Institutions and Foundations

Institutions tend to have path dependence, and supplanting them requires more than just legislation and enforcement. Understanding what causes an institution to stick or to crumble is essential to transporting good institutions.

Institutions have their foundation in the practice, customs, and values of a population. Sustainable institutions are grounded in the indigenous population’s mētis, a term Boettke, Coyne & Leeson use to refer to local knowledge resulting from personal experience. Mētis is the glue that causes institutions to stick. The more closely an institution dovetails with the mētis of a population, the more likely that institution is to sustain and produce the intended outcome.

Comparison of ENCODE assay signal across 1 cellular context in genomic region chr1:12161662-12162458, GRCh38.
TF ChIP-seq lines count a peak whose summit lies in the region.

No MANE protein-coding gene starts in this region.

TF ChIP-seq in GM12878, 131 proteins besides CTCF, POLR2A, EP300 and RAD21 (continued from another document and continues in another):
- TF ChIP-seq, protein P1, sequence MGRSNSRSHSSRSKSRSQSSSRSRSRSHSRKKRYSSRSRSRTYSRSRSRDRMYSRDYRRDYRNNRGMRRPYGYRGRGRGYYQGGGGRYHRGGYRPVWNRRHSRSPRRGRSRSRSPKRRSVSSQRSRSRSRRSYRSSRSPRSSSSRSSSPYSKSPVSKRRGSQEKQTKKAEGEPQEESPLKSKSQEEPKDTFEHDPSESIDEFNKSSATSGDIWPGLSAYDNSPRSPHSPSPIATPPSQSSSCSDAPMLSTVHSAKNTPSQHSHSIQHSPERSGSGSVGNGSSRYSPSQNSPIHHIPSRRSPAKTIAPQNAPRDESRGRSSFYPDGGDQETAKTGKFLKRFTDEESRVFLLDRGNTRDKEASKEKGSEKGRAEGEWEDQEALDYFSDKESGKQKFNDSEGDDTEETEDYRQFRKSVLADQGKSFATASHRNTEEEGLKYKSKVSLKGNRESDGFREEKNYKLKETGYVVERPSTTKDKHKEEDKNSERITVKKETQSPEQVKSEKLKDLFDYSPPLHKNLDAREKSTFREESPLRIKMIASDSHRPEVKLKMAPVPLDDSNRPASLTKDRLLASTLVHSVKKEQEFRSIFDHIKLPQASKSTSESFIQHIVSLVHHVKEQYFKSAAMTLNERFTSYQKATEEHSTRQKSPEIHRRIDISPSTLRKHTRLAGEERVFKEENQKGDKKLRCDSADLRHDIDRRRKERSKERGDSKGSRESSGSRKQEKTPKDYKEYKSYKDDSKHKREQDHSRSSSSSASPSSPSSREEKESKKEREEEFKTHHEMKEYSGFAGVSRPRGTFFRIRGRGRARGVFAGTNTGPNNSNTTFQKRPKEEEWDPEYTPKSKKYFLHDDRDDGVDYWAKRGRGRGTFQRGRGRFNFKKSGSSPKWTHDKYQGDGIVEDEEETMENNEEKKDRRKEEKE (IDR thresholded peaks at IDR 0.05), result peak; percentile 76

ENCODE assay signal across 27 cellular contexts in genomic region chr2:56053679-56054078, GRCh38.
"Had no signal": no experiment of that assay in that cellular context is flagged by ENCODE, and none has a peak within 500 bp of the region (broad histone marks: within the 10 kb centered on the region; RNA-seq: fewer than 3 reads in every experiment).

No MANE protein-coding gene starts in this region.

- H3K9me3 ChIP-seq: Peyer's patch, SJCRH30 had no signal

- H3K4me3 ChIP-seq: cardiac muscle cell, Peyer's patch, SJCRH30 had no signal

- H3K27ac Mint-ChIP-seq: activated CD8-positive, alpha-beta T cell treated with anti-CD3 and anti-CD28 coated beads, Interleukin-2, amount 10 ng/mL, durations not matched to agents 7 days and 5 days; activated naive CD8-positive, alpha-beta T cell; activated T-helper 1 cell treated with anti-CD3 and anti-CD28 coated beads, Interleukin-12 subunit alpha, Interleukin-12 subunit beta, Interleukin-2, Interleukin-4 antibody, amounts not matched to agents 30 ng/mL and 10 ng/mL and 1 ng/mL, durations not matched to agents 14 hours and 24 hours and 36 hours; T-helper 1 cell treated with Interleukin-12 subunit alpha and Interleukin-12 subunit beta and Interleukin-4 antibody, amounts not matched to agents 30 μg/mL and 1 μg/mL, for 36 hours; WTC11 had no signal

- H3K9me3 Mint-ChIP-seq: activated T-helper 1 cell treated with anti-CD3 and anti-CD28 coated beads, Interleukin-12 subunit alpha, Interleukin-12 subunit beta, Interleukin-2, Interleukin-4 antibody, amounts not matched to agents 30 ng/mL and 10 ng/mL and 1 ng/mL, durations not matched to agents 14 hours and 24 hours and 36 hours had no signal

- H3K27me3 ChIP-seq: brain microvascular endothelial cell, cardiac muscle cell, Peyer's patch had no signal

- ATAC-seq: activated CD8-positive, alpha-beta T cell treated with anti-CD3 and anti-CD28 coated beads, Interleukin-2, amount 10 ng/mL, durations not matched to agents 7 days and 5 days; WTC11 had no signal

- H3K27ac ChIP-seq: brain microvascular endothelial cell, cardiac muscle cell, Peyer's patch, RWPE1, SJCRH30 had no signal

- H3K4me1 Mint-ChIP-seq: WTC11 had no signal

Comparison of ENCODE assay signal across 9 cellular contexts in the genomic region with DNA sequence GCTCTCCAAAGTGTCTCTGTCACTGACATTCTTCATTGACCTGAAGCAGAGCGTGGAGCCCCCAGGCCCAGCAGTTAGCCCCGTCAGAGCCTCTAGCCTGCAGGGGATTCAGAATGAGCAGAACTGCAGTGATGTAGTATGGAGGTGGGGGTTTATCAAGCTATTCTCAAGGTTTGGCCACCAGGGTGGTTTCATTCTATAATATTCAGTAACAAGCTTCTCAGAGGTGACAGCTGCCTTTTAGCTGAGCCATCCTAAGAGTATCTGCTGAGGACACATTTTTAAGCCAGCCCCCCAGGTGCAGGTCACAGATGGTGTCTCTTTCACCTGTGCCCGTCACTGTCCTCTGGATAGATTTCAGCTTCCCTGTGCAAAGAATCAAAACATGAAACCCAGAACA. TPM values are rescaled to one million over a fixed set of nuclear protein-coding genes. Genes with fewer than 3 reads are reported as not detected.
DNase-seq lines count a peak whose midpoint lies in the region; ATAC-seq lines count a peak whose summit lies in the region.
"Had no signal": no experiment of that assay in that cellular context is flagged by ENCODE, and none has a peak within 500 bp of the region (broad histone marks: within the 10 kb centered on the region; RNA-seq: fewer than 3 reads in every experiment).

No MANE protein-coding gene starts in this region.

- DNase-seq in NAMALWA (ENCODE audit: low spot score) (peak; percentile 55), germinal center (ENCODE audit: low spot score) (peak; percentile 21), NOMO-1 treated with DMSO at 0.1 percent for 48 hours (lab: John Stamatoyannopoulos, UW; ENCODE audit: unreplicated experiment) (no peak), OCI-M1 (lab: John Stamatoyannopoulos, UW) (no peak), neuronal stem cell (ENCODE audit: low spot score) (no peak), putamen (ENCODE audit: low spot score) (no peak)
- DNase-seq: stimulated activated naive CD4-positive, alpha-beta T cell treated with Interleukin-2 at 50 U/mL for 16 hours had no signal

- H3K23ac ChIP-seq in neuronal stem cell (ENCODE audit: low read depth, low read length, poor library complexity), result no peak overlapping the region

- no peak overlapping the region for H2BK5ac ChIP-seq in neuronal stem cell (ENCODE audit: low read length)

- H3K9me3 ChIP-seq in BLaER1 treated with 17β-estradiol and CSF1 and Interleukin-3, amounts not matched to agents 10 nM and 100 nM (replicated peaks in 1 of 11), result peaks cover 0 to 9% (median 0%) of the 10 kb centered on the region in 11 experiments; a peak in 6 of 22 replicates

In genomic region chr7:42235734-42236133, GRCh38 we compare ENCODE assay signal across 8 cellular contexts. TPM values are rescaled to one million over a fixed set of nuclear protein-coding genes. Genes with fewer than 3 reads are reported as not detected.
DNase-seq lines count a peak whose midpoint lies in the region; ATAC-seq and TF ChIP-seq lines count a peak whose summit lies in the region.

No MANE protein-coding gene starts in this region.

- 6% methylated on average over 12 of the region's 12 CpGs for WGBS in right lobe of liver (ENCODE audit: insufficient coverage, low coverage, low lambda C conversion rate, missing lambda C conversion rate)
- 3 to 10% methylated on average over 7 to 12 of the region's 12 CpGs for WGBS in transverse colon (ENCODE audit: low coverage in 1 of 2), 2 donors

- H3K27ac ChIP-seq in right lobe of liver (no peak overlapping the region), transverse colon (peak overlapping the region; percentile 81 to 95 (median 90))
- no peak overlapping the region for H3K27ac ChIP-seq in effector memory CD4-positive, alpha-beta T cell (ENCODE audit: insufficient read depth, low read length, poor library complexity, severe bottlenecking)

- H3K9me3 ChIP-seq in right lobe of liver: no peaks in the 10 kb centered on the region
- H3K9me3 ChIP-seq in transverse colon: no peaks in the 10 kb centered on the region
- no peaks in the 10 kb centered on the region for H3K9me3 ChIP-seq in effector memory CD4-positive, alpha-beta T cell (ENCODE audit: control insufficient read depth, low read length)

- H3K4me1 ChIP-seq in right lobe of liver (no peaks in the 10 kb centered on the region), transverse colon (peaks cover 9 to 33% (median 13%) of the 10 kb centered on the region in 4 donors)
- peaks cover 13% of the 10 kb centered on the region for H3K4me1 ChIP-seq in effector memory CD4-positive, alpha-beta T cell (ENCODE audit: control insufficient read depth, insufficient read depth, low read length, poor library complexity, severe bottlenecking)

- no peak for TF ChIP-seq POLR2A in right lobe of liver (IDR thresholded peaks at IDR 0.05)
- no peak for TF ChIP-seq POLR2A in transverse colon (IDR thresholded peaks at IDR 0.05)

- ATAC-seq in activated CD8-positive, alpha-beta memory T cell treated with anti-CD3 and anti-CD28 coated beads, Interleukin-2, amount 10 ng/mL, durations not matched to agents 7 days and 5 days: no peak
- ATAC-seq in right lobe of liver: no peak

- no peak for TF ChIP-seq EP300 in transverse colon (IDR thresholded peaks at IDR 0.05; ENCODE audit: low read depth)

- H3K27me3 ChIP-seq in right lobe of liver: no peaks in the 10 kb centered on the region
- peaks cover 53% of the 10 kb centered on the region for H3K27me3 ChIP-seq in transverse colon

Indigenously introduced endogenous (IEN) institutions, those that originate spontaneously within a society as a result of individual action, are always in harmony with the population’s mētis because they both shaped by the same conditions and experiences. Indigenously introduced exogenous (IEX) institutions, such as a national government’s internal policies, and foreign-introduced exogenous (FEX) institutions, like those associated with international development policy, are less likely to be intimately connected to mētis. FEX institutions, owe their creation to some formal authority rather than a spontaneous development. In addition to this, FEX institutions are designed by people who are considerably distant—both physically and socially—from the indigenous population. As a result, such institutions are unlikely to mesh with the mētis of local actors, thus unlikely to stick. IEX institutions, too, owe their creation to a formal authority, and for this reason do not have as strong of a connection to mētis as IEN institutions. But because this authority is part of the indigenous population, it is likely to have familiarity with local practices and customs and will be capable of construct institutions that are in some ways consistent with the peculiarities of local behavior and attitudes.14